S-114.4220 Research Seminar on Computational Science
The topic of the course in fall 2005 is
Place and time:
1) Spatial epidemiology (chronic disease)
Prof. Jouko Lampinen, Dr.Tech. Aki Vehtari
Spatial epidemiology is defined by Ellit and Wartenberg as "the description and analysis of geographic variations in disease with respect to demographic, environmental, behavioral, socioeconomic, genetic and infectious risk factors.". Common for spatial models is that they include some kind of explicit or implicit spatial correlation part, which can be formed in many ways. There exist many computational methods to obtain estimates of the interesting quantities in the studies. Presentation of summaries of the estimation results is also important topic.
Topics in this seminar include
Dr.Tech. Jari Saramäki
The second part of the seminar will focus on modelling the spreading of contagious disease. Lately, it has become evident that instead of relying on traditional assumptions of full mixing, where disease transmission takes place between random individuals, contact patterns between susceptible and infected individuals have to be taken into account. On the other hand, during the last years, the theoretical and methodological framework of complex networks has proven to be extremely fruitful in understanding networked systems, such as technological networks or networks of social interactions.
It is then rather natural to utilize the complex networks framework in modelling the contact patterns between individuals. Key questions such as epidemic thresholds, above which the disease will infect a substantial fraction of a population, can then be addressed using methods from statistical physics, such as percolation theory. In addition to the complex networks framework, there is currently interest in designing agent-based models where the contact patterns emerge from spatial simulations of the mobility of individuals. This topic will also be addressed briefly.
Topics to be covered include:
Exercise is divided in two parts. Everyone makes both parts.
|3.11.||Jouko Lampinen||Introduction to spatial epidemiology|
|3.11.||Jari Saramäki||Introduction to spreading of contagious disease|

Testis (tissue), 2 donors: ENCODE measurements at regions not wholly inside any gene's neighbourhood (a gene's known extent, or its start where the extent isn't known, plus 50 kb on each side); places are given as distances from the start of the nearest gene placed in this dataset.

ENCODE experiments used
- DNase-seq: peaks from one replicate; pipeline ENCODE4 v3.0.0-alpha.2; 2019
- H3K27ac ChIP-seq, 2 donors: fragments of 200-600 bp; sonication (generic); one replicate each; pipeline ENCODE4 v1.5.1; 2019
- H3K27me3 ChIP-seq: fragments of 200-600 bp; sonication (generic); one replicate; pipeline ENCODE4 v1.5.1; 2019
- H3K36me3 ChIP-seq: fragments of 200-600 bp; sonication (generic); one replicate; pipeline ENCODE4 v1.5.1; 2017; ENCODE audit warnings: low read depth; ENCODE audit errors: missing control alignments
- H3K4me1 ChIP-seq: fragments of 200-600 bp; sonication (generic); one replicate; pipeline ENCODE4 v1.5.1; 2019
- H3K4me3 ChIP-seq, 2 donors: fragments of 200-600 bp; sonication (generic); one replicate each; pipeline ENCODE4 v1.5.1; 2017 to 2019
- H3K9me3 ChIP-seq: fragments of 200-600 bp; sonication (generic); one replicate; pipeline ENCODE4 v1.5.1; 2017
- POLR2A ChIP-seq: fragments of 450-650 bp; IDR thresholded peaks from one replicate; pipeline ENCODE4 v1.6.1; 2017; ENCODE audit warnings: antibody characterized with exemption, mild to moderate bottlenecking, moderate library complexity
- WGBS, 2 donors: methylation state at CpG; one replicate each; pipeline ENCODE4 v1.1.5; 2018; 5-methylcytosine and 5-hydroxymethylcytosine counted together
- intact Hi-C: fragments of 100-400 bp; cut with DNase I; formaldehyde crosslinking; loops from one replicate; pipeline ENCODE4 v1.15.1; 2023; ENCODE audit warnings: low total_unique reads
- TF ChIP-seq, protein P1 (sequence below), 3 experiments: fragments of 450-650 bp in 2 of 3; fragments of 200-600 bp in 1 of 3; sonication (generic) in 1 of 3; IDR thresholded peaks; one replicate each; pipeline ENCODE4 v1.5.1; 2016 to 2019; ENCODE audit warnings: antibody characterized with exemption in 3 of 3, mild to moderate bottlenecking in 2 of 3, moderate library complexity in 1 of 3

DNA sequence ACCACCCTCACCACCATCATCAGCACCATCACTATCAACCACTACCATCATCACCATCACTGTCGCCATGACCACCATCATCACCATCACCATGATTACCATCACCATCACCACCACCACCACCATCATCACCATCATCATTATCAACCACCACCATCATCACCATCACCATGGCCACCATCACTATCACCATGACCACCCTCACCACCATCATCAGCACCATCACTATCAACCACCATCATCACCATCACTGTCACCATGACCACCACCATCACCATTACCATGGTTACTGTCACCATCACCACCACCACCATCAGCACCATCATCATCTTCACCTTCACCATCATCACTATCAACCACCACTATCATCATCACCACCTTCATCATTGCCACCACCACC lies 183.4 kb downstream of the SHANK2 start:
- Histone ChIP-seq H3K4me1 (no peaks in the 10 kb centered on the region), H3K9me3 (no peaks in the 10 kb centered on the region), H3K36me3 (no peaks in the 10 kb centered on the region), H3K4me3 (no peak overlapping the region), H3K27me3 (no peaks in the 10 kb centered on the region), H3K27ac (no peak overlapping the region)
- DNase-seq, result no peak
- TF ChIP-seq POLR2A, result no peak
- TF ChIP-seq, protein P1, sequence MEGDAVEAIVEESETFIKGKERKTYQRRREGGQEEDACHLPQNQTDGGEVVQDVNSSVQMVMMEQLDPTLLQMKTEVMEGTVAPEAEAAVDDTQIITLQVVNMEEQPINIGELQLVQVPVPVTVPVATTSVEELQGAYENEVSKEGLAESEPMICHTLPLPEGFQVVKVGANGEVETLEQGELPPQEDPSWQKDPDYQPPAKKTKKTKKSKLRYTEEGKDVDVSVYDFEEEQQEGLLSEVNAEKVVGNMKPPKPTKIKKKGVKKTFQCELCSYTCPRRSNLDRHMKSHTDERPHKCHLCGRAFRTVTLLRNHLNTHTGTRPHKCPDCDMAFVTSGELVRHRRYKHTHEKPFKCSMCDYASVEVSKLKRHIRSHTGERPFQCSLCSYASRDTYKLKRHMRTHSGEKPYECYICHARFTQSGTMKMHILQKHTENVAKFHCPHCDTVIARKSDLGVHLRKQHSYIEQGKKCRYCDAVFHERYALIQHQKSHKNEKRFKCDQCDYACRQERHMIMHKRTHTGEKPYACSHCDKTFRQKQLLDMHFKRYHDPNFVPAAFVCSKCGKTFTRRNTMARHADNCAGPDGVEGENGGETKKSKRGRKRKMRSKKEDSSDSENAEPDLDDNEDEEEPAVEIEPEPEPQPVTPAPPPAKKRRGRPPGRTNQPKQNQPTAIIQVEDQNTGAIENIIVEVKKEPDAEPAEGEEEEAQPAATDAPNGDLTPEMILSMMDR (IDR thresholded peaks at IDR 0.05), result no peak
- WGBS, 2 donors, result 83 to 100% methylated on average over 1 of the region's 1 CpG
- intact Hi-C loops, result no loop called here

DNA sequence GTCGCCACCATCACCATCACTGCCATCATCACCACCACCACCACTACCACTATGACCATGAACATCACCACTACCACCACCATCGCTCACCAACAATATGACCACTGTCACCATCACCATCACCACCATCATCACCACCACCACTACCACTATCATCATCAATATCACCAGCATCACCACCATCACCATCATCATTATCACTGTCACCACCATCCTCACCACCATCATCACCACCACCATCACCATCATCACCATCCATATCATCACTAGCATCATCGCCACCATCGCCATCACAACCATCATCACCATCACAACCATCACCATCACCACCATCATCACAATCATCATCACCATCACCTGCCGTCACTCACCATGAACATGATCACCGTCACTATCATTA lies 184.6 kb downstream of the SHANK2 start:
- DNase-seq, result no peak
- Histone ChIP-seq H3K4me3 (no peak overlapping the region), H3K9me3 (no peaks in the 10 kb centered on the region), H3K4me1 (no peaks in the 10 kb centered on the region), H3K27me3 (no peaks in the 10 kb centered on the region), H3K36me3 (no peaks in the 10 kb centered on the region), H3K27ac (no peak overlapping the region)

|10.11. 12:30->||Aki Vehtari||Introduction to Bayesian analysis|
|10.11. 13:15->||Jari Saramäki||Introduction to complex networks|
|17.11.||Markus Siivola||Visualization of spatial data (slides,handout)|
|17.11.||Jaakko Riihimäki||Explorative methods for spatial data (slides,handout)|
|17.11.||Jussi Kumpula||Disease spreading in small world networks (slides,handout)|
|24.11.||Abhishek Paliwal||Epidemic spreading in Scale-Free Networks (slides,handout)|
|24.11.||Riitta Toivonen||Two models of pandemic influenza spread and strategies for containing the disease at the source (slides,handout)|
|24.11.||Tapio Heimo||The generating function approach to spreading and percolation|
|1.12.||Seminar starts 12:00!|
|1.12.||Aki Havulinna||Spatial CAR-models|
|1.12.||Jarno Vanhatalo||Spatial point processes|
|1.12.||Jarkko Miettinen||Spatial cluster models|
|1.12.||Janne Paanajärvi||Spatio-temporal models|
|8.12.||Antti Yli-Krekola||Epidemic Threshold in Structured Scale-Free Networks (slides,handout)|
|8.12.||Matti Peltomäki||Threshold effects for two pathogens spreading on a network (slides,handout)|
To simulate scientific writing, for every talk there is first author and second author. Every student is first author for one talk and second author for another talk. First author first writes the paper, second author gives comments and helps to improve it and both authors discuss about the presentation with teachers. The first author prepares the talk and second author again gives comments and helps to improve the presentation. First author presents the talk. Names of both authors are shown in the paper and in the slides. Normal talk is 25 minutes.
Prof. Jouko Lampinen
Dr.Tech. Aki Vehtari
Dr.Tech. Jari Saramäki